Animatronic Orangutan scales Christmas tree for Iceland campaign
By Staff on Wednesday, November 14, 2018
This morning Londoners spotted what appeared to be an Orangutan clinging to a Christmas tree on London’s South bank.
The displaced ape was actually part of supermarket chain Iceland’s Christmas campaign, with the stunt being staged using sophisticated animatronics to highlight the retailer offering the choice of Christmas without palm oil.
The campaign was created and delivered by PR and creative agency Taylor Herring alongside the Iceland team.
The disruptive campaign follows the banning of Iceland’s Christmas advert last week.
An adult Orangutan has just scaled a 20ft Christmas tree on London’s South Bank #NoPalmOilChristmas pic.twitter.com/QjuBdTtZ8q
— Iceland Foods ❄ (@IcelandFoods) November 14, 2018
Are you on the lookout for a lonely Orangutan?
One is roaming the streets of London right now looking for a new home…#NoPalmOilChristmas pic.twitter.com/nGjbBUu3yo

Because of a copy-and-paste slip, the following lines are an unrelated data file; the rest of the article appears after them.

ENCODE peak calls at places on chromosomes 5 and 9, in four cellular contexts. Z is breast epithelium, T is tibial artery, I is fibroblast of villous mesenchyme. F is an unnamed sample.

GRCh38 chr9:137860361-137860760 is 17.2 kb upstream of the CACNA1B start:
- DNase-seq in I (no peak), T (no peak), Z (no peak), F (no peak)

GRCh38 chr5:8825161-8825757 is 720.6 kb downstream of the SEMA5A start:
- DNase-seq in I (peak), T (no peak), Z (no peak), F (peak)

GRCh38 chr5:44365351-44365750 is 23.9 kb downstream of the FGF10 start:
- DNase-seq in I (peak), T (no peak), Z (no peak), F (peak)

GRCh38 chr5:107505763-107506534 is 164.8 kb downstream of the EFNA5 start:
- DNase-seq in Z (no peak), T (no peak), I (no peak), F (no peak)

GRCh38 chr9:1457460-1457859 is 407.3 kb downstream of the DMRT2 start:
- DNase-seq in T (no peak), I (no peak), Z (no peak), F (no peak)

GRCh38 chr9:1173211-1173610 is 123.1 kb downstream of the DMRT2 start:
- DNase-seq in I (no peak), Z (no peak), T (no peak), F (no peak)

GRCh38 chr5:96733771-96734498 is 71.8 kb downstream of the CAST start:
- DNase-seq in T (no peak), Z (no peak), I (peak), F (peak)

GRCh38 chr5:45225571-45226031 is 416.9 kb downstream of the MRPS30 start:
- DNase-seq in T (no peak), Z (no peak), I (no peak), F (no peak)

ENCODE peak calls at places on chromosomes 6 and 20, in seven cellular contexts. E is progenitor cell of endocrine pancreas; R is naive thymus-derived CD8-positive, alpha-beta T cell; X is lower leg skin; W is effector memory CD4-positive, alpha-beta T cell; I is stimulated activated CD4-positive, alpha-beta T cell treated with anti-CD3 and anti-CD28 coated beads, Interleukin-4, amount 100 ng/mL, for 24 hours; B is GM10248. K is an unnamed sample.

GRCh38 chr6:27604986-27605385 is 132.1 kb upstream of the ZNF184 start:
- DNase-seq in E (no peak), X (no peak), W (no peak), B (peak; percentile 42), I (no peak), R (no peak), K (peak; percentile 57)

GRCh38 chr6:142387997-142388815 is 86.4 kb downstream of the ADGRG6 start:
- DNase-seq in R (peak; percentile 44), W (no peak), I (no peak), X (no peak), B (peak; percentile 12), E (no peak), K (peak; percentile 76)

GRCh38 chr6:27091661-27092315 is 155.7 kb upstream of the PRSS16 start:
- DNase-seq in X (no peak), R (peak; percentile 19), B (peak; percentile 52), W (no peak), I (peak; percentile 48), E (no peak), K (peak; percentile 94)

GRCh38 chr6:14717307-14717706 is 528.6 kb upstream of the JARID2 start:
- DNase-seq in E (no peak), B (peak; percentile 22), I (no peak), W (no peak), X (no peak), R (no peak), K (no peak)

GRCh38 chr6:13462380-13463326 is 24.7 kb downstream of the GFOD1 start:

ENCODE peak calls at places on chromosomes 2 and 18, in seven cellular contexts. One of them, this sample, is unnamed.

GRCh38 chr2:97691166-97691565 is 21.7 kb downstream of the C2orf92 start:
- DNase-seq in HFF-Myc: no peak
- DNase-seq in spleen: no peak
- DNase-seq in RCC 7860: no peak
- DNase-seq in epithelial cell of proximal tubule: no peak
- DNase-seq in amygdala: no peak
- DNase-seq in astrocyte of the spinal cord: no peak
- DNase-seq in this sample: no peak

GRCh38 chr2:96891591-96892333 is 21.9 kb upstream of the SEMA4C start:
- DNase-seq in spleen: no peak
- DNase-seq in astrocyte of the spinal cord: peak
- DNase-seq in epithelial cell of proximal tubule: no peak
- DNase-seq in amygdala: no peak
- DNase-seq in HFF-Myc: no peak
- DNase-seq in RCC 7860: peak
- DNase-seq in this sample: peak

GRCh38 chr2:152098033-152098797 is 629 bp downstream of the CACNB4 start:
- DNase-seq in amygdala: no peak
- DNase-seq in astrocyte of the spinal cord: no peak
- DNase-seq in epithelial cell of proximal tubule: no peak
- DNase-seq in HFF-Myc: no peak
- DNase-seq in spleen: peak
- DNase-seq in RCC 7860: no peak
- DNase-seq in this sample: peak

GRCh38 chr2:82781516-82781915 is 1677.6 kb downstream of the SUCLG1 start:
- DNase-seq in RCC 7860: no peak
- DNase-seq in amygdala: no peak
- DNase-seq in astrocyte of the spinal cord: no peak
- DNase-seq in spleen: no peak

— Iceland Foods ❄️ (@IcelandFoods) November 14, 2018
Further sightings were reported at locations across the capital including Oxford Street and the parks of London where the ape appeared to be in search of a new home.
A team of special effects artists spent months designing and building the ultra-realistic animatronic ape, which is controlled both remotely and via a specialist puppeteer.
The campaign has received mass public support after the supermarket chain’s Christmas advert was banned for being too political.
More than 12 million people have now watched the ad on Facebook, with it gaining the support of numerous high-profile figures including James Corden and Paloma Faith.
Iceland Managing Director Richard Walker said: “Our stranded, distressed Orangutan is a stark and potent symbol of the effects of deforestation. We always try to give people a real choice about what they buy and this was a key driver of our decision to allow Iceland customers to join us in saying ‘no to palm oil’.”
Iceland made the decision to demonstrate to the food and retail industries that it is possible to reduce the demand for palm oil by seeking alternative ingredient solutions.